Earlier this summer, the Obama administration dealt a blow to Standard-Essential Patent (SEP) holders by reversing an International Trade Commission (ITC) exclusion order granted in favor of an SEP holder. (To view the letter from Michael B.G. Froman, Ambassador, to Irving A. Williamson, Chairman of the International Trade Commission  (Aug. 3, 2013) click here.) This action reversed a ruling in the ITC proceedings between Apple and Samsung that prohibited companies from importing Apple devices into the United States that infringed a SEP owned by Samsung. The Obama administration's decision reinforces a growing trend in favor of denying injunctive relief to SEP holders that agree to license SEPs on Fair, Reasonable, And Non-Discriminatory (FRAND) terms. 

This action was the first time a president reversed an exclusion order since Ronald Reagan did so in 1987. In its communication reversing the ITC, the Obama administration stressed the danger of granting exclusion orders against products infringing SEPs since it could create a high risk of patent hold-up. Patent hold-ups occur when a party is forced into using SEP technology due to its widespread use, and the SEP holder wields the threat of an injunction to pressure parties into paying a higher royalty for the SEP than could have been demanded before the technology was declared standard-essential. What a licensee may try to cast as a "hold-up," the SEP owner may instead characterize as an unreasonable licensee refusing to negotiate or pay royalties on FRAND terms.

Recent decisions in federal courts may be viewed as part of the same trend. Certain relatively recent decisions have been raising the bar on obtaining injunctive relief for patent infringement, including eliminating the presumption of irreparable harm in favor of patent holders. See eBay Inc. v. MercExchange, L.L.C., 547 U.S. 388, 393-94 (2006). In addition, there have been a number of notable federal court decisions denying injunctive relief to parties that had agreed to license their SEPs on FRAND terms. See Microsoft Corp. v. Motorola, Inc., 2:10-cv-01823-JLR, at 12-15 (W.D. Wash. Nov. 29, 2012) (ruling that because Motorola agreed to license its SEPs on FRAND terms, it had no claim for an injunction since it had an adequate remedy at law and did not suffer irreparable harm); Apple, Inc. v. Motorola, Inc., 869 F. Supp. 2d 901, 914 (N.D. Ill. 2012) (denying Motorola injunctive relief against Apple for infringing an SEP that Motorola agreed to license on FRAND terms).

The ITC, however, is not bound by these federal court decisions and may issue injunctive relief in the form of an exclusion order, which prohibits parties from importing an infringing product into the United States. The ITC rarely denies exclusion orders, and ITC procedures give parties a second chance for injunctive relief after failing to receive such relief in federal court. Recent developments in the ITC confirm this reality, except for cases where the patent involved is an SEP that a party commits to license on FRAND terms.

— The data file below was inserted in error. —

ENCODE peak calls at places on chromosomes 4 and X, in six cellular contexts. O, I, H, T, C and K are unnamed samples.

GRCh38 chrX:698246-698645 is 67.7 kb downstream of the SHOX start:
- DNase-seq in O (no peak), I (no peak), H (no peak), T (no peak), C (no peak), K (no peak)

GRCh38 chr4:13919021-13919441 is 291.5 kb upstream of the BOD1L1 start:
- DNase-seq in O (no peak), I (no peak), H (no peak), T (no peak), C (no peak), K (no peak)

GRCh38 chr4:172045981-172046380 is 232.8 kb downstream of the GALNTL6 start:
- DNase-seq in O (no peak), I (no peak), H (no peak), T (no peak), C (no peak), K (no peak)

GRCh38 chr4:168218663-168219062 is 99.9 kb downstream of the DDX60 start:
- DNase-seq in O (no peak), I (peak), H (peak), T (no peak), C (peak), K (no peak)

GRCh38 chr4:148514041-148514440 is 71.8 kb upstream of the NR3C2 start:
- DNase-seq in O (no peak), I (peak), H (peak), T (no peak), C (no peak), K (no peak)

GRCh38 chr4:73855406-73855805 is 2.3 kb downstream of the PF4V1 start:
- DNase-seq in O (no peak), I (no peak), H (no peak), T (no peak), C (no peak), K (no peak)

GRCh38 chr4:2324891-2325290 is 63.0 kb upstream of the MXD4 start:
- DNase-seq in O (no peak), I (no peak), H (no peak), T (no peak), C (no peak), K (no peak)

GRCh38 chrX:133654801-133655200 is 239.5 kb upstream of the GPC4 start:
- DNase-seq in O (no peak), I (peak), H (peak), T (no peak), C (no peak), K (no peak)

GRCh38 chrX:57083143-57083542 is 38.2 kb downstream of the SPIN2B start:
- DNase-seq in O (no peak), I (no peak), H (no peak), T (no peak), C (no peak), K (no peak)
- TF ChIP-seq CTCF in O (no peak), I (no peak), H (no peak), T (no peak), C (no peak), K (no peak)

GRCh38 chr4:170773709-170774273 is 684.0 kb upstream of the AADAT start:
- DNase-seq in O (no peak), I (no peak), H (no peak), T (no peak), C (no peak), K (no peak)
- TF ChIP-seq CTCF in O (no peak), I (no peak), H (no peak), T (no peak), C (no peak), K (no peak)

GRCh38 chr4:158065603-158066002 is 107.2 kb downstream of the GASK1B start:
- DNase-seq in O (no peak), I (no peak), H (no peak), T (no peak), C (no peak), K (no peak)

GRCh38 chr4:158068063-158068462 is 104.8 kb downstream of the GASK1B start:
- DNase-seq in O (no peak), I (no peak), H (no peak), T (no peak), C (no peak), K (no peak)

While the Obama administration reversed the ITC's recent decision related to an SEP, it did not entirely preclude the remedy of an exclusion order against products that infringe SEPs. Instead, the administration urged the ITC to undergo a detailed factual finding and rigorous analysis on the possibility of patent hold-ups before issuing any exclusion order against products that infringe an SEP.

Despite these developments, the ITC remains a favorable forum for parties seeking injunctive relief. Shortly after the President's reversal, the ITC issued another exclusion order—this time for Apple and against Samsung products—even though a federal court previously denied Apple injunctive relief. Compare Apple, Inc. v. Samsung Elecs. Co., 11-CV-01846-LHK, at 21-23 (N.D. Cal. Dec. 17, 2012), with In the Matter of Certain Electronic Digital Media Devices and Components Thereof, Inv. No. 337-TA-796 (Aug. 9, 2013). The products at issue did not contain any SEPs, but the fact that the ITC issued Apple an exclusion order six days after the Obama administration reversed its exclusion order against Apple shows that the ITC is not shy about granting exclusion orders, even when injunctive relief is unavailable in federal court. The ITC therefore will continue to provide patent holders another tool to obtain injunctive relief for patent infringement, which in turn will provide them leverage for higher royalties. For patent users, the ITC exposes them to the possibility of higher royalties from patent hold-up that could have been avoided in federal court where injunctive relief might have been unavailable.